I Blew it on Independence Day

I Blew it on Independence Day


A few years back I wrote – boasted? – that I was going to work on my repetitive behavior patterns, “because too often I repeat irritations, avoidances, and misunderstandings.” And then the following week, on the 4th of July, I completely missed a chance to do so. I completely blew it. I was judging the behavior of a family member, and I knee-jerk confronted, then knee-jerk turned my “inquiry” of them into a debate and then an indictment. And I caused real hurt.

I felt bad about it all the next day. On a long run and then a long car ride, my mind went through the same old mental muscle memory cycles: proving I was justified, finding fault in the other, then slowly beginning to think through ways I could take responsibility for my role. I thought of things to say, explanations, even apologies, but my mind, kept slipping into the same rut, screaming: “Heck, I was right in the first place, I was the one affronted, and it wasn’t my problem.” I am totally convinced that what I experienced may be a one-two mental trap that costs us billions in productivity and billions of hours of personal heartbreak. Trap number one: for some reason, we see others’ behavior and we feel attacked. We counter-attack. And our counter-attack creates a total self-fulfilling prophecy. How? Well, the other strikes back, just as we predicted! We knew they were a threat! We mentally play out their offenses (glossing over our own) over and over to prove we are right, victims, trapped not by our thoughts but by them.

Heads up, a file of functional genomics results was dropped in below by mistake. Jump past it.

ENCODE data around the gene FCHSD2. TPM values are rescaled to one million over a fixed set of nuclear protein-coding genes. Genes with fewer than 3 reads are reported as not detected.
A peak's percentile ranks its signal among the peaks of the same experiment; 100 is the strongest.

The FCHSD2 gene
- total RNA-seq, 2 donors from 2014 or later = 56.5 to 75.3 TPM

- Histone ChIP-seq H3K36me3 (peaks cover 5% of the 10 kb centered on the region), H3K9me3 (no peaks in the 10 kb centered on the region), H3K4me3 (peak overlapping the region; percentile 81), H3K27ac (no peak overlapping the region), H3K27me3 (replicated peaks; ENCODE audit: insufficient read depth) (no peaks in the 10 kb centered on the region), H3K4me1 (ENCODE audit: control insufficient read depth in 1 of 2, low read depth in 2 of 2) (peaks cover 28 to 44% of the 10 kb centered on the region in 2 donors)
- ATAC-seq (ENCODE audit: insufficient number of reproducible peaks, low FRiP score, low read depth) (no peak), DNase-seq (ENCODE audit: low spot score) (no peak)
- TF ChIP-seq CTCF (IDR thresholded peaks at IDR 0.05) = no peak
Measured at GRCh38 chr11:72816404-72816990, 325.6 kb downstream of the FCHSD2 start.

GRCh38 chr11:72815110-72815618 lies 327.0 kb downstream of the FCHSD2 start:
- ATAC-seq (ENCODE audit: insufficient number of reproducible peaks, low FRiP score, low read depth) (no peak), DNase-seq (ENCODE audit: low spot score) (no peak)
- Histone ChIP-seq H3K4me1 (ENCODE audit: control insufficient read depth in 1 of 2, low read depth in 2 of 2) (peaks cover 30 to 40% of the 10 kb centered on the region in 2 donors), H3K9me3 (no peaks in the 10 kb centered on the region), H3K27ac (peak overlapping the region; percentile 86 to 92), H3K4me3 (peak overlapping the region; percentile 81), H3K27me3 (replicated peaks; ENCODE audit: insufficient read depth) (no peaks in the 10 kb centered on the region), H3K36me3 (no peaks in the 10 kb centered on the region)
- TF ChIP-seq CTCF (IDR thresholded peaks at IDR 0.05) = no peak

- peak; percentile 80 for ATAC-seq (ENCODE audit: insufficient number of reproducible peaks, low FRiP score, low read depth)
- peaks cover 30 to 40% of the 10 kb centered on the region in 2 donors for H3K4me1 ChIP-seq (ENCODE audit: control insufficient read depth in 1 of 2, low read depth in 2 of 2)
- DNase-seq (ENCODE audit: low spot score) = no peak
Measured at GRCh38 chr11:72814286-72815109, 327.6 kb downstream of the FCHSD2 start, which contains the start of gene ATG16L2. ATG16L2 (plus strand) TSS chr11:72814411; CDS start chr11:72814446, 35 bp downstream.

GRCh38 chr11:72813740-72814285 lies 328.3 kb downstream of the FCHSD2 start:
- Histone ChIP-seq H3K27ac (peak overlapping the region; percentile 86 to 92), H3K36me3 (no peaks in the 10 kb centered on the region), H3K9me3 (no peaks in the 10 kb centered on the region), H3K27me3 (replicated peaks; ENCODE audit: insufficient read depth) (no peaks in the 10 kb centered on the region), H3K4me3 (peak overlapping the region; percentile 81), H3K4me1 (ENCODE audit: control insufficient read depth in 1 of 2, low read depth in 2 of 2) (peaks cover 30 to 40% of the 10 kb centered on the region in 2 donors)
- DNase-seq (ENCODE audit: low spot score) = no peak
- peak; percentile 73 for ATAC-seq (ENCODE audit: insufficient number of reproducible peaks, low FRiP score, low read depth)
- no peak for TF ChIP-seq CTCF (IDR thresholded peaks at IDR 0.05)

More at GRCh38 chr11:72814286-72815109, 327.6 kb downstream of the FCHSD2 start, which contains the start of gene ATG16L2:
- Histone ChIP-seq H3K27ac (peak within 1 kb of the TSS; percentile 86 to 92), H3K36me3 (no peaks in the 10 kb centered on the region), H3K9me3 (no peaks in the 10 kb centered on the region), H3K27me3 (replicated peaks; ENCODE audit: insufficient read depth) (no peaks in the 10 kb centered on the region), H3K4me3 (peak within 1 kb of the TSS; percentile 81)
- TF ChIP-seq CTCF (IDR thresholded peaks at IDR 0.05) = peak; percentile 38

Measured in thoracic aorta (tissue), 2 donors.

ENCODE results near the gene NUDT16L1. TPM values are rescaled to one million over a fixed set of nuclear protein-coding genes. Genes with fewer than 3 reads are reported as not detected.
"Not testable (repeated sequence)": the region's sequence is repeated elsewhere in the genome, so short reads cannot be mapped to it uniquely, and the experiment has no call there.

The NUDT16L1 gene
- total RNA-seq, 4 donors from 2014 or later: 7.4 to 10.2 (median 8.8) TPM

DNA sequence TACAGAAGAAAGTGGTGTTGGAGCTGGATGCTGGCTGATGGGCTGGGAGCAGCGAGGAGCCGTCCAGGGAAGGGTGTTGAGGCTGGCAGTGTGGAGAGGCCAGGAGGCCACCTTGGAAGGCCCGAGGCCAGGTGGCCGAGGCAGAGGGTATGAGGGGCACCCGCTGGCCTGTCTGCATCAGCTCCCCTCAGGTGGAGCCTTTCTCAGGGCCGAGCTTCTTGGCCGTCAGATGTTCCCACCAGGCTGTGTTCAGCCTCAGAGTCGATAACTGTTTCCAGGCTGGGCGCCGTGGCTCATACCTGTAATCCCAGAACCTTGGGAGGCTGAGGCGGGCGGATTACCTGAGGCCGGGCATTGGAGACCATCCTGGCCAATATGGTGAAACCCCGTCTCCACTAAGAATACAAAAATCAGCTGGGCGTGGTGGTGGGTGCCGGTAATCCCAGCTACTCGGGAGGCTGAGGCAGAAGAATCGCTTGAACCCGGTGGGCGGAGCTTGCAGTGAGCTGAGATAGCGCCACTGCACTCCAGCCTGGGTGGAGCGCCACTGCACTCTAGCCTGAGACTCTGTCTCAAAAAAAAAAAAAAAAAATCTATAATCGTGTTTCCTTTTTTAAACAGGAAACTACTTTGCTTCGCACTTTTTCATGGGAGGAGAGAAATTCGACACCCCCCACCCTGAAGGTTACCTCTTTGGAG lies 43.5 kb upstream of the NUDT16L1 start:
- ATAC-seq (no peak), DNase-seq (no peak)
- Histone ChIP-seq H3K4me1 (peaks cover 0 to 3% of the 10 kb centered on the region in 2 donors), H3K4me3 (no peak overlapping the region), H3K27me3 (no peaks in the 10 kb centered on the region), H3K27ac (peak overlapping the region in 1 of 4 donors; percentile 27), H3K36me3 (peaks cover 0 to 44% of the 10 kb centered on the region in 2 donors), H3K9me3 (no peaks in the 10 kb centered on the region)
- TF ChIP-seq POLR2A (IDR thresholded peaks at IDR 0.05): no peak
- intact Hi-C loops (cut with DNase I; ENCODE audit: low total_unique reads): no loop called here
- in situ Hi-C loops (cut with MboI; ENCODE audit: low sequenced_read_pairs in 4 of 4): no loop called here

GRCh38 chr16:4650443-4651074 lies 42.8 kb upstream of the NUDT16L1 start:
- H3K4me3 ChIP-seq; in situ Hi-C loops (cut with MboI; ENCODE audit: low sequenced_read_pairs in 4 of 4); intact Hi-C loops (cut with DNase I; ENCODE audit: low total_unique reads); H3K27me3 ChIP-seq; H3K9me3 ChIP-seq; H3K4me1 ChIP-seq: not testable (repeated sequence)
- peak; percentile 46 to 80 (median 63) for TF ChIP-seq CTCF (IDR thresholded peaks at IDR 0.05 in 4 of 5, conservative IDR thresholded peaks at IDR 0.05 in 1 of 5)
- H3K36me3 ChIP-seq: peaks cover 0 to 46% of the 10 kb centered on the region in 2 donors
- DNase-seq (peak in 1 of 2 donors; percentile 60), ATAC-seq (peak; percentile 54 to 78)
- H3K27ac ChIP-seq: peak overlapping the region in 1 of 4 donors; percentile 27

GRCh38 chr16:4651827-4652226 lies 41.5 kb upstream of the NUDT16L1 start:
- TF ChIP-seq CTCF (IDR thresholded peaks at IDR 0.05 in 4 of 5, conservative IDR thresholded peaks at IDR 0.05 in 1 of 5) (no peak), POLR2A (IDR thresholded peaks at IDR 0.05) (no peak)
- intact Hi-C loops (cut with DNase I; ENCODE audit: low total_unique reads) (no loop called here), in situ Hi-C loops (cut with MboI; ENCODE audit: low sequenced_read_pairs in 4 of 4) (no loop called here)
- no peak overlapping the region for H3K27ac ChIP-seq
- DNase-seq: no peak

A second possibility – and a second trap – may present themselves. If we are lucky enough, blessed enough by wise counselors and friends and lovers, we realize we’re really not perfect, we probably contributed to the problem, so we should figure out how and what to do. But so comes the second vicious rut that I described above. We feel attacked by ourselves for our failings (or feel attacked by a friend when we start to confide in them and they try to help us see how perhaps we have contributed to the problem). It’s feels like a psychic auto-immune disease, our mind or conscience is attacking us. So we fight away the thought. Our defensive mind “reasons” that the “other” person is still out there – our wife, or brother-in-law, sales competitor, or political enemy – lurking on some horizon, probably poised for another round of attack. We can’t let our guard down, undermining ourselves, and revealing our weakness. So, what do we do? We beat back the self-recrimination, as I did on my long run and continue to play the old tape: “I was right” and “s/he has wronged me.”